Test focused

Share a fragment of code and a set of unit tests for the code. Are all the cases covered? Are there cases not covered? How could the unit tests be improved? This perspective may be more important in the coming age of AI generated code: understanding the domain space and use case and how to write high coverage unit tests - or evaluating the completeness of generated unit tests - becomes a key skill.

Security hawk

Use code that has subtle security flaws and see if the candidate can identify said flaws. Rather than merely asking what an XSS or SQL injection attack is, see if the candidate can identify such flaws in code by using code that lacks protection against said attacks. Again, as teams come to rely on AI-generated code, having the experience to identify potential security flaws in the generated code becomes more important.

Best practices

For more senior positions, focusing on best practices is a great way to find candidates that can identify, communicate, and teach best practices to more junior candidates and direct reports.


If you’re sold on the idea like me, check out my new project

CodeRev screenshot candidate workspace. is a (free) lightweight tool that’s designed to facilitate code review as interview. 

Why use it instead of CodeSandbox, Stackblitz, or GitHub?

  • CodeRev is tightly focused on reading and commenting rather than coding whereas GitHub only has comments on PRs
  • CodeRev works great with fragments of code and you can mix and match different files without trying to make the project as a whole actually run. Just throw in whatever files make for interesting discussion!
  • CodeRev eliminates boilerplate that is inherent in modern projects one might be tempted to load into CodeSandbox or Stackblitz. Just pick the interesting source files and put them into CodeRev.
  • CodeRev lets you quickly toggle between the responses from different candidates so you can compare and see the insights and feedback they provided.

It’s still early stage so let me know if you run across bugs or you have ideas!

Closing thoughts

In The End of Average, Todd Rose writes:

Just about any meaningful human characteristic - especially talent - consists of multiple dimensions. The problem is that when trying to measure for talent, we frequently resort to the average, reducing our jagged talent to a single dimension like a score on a standardized test or grades or a job performance ranking.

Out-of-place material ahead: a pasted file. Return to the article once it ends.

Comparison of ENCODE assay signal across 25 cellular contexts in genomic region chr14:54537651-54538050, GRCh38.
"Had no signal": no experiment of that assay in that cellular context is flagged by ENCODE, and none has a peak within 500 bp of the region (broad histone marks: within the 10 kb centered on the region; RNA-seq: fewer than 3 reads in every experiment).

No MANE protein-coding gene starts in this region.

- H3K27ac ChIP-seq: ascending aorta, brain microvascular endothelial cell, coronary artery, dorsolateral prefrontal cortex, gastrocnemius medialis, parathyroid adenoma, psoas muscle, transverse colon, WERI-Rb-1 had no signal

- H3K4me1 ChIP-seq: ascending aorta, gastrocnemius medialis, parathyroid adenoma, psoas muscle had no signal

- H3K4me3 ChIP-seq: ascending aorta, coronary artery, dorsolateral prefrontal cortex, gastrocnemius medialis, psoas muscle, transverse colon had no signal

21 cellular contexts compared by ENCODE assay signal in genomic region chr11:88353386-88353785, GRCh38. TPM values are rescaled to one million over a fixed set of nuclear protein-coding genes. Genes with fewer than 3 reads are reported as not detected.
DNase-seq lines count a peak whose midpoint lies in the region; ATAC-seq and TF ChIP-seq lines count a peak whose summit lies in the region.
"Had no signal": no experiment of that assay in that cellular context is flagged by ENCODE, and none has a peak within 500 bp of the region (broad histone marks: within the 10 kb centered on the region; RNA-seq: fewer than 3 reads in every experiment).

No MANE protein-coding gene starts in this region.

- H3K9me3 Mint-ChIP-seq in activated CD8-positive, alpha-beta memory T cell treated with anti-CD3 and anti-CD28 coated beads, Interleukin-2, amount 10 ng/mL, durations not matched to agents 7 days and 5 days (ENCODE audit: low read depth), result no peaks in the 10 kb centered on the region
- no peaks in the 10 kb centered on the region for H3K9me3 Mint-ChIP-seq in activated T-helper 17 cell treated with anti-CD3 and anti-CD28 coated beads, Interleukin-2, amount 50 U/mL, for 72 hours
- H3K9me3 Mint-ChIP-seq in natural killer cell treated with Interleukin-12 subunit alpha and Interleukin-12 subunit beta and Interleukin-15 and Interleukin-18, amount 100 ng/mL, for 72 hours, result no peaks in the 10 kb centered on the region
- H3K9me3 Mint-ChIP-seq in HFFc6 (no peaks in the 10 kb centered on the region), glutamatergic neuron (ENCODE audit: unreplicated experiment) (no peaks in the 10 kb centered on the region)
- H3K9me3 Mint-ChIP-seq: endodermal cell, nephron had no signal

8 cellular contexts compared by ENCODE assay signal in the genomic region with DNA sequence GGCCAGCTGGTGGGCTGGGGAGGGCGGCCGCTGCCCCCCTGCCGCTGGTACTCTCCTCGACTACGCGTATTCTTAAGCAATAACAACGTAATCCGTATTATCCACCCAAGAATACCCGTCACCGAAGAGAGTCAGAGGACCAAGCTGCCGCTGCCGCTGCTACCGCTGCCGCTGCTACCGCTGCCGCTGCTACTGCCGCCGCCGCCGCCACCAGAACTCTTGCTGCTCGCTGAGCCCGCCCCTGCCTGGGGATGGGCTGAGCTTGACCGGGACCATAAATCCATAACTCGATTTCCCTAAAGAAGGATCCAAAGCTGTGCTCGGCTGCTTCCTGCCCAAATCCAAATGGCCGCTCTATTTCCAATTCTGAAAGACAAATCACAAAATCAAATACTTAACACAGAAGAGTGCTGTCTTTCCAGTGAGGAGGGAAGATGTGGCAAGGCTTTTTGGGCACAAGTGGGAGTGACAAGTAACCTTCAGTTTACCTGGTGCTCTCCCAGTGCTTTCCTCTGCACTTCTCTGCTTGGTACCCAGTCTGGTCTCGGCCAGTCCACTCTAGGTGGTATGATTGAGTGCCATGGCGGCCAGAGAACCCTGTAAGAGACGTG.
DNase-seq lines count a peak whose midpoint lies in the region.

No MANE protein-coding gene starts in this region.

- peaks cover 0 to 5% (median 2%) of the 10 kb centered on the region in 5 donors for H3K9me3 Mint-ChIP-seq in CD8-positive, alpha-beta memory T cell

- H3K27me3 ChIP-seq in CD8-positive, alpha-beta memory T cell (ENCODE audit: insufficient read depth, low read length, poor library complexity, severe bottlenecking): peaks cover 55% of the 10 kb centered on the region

Indeed, if we select for a narrow set of problem solving skills, then we end up selecting against an “average” of candidates who have simply studied and prepared to achieve against those dimensions and miss out on many candidates whose jagged talents contribute to the character and productivity of a team.

Incorporating code reviews as interview as part of a team’s repertoire can help better measure a wider range of a candidate’s skill than leetcode alone.

As our industry shifts and the profession comes to rely more on AI tools like Copilot and GPT to generate code for productivity gains, there is a greater importance on finding ways to identify jagged talent; robotically solving algorithmic puzzles becomes the lesser of the qualities we want in a candidate. Instead, perhaps the key skill is the ability to read and review that code for correctness, best practices, and security.

Replacing leetcode with code reviews as interview can help teams not only better measure candidates on the whole, but also prepare for this shift in how we approach building software by focusing on more relevant skills and those aspects of a candidate that make for a better human teammate.

Thanks for Lefan Tan, Arash Rohani, and Rob Alarcon for reviewing draft versions of this article and providing their feedback.